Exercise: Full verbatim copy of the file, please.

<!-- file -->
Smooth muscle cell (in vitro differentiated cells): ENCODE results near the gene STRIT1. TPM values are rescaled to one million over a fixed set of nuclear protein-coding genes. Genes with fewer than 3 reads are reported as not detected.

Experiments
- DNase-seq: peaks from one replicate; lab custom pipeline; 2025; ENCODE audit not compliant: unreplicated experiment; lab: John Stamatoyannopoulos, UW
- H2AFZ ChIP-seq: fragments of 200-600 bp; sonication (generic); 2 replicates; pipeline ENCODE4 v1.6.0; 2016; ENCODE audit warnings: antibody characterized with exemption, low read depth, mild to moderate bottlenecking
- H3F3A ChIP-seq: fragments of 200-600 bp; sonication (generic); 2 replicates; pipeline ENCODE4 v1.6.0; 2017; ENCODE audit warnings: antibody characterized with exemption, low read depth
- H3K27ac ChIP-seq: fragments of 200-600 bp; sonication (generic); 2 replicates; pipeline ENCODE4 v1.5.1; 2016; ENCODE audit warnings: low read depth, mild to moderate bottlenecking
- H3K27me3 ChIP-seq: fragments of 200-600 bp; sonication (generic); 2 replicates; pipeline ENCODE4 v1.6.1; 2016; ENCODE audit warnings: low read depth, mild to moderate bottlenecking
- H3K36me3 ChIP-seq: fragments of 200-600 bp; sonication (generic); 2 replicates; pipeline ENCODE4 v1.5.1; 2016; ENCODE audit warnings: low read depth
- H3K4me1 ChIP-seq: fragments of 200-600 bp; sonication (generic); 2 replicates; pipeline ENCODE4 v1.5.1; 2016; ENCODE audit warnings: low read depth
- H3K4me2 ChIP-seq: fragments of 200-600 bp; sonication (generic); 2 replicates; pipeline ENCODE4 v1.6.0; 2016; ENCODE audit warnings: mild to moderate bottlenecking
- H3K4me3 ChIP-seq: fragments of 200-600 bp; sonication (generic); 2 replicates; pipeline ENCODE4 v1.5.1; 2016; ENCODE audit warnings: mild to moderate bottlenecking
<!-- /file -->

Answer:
Smooth muscle cell (in vitro differentiated cells): ENCODE results near the gene STRIT1. TPM values are rescaled to one million over a fixed set of nuclear protein-coding genes. Genes with fewer than 3 reads are reported as not detected.

Experiments
- DNase-seq: peaks from one replicate; lab custom pipeline; 2025; ENCODE audit not compliant: unreplicated experiment; lab: John Stamatoyannopoulos, UW
- H2AFZ ChIP-seq: fragments of 200-600 bp; sonication (generic); 2 replicates; pipeline ENCODE4 v1.6.0; 2016; ENCODE audit warnings: antibody characterized with exemption, low read depth, mild to moderate bottlenecking
- H3F3A ChIP-seq: fragments of 200-600 bp; sonication (generic); 2 replicates; pipeline ENCODE4 v1.6.0; 2017; ENCODE audit warnings: antibody characterized with exemption, low read depth
- H3K27ac ChIP-seq: fragments of 200-600 bp; sonication (generic); 2 replicates; pipeline ENCODE4 v1.5.1; 2016; ENCODE audit warnings: low read depth, mild to moderate bottlenecking
- H3K27me3 ChIP-seq: fragments of 200-600 bp; sonication (generic); 2 replicates; pipeline ENCODE4 v1.6.1; 2016; ENCODE audit warnings: low read depth, mild to moderate bottlenecking
- H3K36me3 ChIP-seq: fragments of 200-600 bp; sonication (generic); 2 replicates; pipeline ENCODE4 v1.5.1; 2016; ENCODE audit warnings: low read depth
- H3K4me1 ChIP-seq: fragments of 200-600 bp; sonication (generic); 2 replicates; pipeline ENCODE4 v1.5.1; 2016; ENCODE audit warnings: low read depth
- H3K4me2 ChIP-seq: fragments of 200-600 bp; sonication (generic); 2 replicates; pipeline ENCODE4 v1.6.0; 2016; ENCODE audit warnings: mild to moderate bottlenecking
- H3K4me3 ChIP-seq: fragments of 200-600 bp; sonication (generic); 2 replicates; pipeline ENCODE4 v1.5.1; 2016; ENCODE audit warnings: mild to moderate bottlenecking